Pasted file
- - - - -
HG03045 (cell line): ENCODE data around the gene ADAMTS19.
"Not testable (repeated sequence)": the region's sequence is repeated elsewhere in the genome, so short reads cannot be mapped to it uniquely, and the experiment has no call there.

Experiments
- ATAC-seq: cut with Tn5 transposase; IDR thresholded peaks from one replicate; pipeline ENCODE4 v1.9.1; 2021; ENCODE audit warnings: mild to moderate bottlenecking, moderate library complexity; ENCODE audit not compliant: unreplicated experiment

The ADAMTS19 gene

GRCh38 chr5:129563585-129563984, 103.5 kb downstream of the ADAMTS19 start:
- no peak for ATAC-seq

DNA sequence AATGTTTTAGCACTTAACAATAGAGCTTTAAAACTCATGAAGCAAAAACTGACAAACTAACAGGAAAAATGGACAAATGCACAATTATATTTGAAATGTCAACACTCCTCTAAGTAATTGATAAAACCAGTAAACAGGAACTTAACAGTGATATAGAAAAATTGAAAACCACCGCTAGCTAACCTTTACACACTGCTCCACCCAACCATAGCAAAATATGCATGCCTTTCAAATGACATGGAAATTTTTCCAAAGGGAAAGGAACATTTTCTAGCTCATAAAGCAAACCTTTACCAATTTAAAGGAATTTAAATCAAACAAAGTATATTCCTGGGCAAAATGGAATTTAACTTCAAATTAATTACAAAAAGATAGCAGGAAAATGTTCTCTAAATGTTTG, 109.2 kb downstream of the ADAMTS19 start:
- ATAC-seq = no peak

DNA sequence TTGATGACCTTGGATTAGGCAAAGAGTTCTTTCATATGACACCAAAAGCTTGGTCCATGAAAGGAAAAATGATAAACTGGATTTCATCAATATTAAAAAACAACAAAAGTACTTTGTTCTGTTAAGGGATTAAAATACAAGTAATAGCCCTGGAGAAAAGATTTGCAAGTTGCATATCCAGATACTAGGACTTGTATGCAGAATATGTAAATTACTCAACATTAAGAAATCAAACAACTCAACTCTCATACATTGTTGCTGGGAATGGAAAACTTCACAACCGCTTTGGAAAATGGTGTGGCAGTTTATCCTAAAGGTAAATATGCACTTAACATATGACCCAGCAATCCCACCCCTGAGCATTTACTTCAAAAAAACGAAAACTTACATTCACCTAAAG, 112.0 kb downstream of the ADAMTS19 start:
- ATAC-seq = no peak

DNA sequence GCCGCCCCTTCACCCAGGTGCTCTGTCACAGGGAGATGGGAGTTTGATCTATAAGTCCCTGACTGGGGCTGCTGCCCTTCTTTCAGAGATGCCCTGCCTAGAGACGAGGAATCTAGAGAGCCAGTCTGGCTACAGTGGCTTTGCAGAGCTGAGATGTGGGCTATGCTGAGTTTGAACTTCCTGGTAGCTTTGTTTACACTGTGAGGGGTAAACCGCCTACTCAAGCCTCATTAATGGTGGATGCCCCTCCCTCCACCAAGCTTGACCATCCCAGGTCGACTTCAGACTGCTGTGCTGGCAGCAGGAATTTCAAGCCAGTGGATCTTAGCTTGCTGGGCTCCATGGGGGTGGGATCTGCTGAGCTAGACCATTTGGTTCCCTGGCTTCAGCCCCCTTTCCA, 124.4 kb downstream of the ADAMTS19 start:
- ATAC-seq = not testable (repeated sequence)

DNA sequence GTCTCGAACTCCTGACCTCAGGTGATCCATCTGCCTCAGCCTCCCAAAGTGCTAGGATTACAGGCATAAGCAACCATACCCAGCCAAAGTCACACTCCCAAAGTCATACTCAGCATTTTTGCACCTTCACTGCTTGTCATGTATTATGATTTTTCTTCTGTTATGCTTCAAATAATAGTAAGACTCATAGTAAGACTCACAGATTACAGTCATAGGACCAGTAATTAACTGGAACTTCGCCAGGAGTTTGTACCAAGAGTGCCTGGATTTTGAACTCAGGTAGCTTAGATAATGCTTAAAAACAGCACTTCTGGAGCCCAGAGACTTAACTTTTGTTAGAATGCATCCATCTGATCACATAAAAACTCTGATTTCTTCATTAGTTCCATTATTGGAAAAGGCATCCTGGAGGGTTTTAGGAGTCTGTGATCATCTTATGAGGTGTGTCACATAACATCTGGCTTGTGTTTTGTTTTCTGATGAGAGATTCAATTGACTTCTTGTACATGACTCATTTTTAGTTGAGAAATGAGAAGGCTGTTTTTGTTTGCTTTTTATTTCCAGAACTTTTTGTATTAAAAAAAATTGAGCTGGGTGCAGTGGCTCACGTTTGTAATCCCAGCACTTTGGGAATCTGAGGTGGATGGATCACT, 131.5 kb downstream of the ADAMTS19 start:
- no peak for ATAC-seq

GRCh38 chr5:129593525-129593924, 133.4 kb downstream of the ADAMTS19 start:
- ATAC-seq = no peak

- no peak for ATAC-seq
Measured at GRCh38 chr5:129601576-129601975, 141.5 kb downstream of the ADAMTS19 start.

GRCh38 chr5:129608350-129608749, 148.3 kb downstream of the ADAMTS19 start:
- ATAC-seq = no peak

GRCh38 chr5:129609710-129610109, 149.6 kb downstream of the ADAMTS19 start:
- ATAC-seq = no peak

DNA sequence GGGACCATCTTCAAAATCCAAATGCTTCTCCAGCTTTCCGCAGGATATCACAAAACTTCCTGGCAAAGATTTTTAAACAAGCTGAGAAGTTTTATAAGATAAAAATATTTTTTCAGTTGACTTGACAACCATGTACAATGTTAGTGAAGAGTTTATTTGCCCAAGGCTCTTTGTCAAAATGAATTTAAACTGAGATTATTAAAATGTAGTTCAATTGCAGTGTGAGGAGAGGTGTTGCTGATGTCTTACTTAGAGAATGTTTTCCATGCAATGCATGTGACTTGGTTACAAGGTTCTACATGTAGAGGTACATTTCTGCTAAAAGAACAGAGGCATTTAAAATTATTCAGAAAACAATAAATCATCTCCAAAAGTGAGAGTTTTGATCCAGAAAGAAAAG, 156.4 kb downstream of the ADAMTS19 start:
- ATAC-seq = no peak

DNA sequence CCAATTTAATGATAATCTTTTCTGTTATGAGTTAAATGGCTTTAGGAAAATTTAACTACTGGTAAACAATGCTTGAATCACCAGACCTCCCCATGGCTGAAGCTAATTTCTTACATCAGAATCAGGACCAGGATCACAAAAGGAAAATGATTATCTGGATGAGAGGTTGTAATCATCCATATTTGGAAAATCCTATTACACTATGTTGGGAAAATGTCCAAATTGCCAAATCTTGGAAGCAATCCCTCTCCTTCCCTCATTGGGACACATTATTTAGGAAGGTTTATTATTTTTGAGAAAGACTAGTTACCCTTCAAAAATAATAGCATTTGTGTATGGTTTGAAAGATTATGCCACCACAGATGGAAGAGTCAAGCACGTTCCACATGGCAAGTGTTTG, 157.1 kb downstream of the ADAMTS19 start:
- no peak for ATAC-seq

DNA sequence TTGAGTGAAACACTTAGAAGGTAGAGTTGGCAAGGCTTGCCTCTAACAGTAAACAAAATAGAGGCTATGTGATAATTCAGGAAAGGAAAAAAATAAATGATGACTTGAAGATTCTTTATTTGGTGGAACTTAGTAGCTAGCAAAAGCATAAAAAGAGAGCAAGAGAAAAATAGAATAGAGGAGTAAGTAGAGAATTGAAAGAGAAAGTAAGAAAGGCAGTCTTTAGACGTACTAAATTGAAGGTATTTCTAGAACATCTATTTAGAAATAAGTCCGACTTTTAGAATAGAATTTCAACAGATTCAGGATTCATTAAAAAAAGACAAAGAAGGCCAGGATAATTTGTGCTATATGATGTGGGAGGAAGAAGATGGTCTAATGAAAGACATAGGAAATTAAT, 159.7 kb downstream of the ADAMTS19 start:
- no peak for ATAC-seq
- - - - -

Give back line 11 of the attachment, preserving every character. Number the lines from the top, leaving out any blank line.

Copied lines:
- ATAC-seq = no peak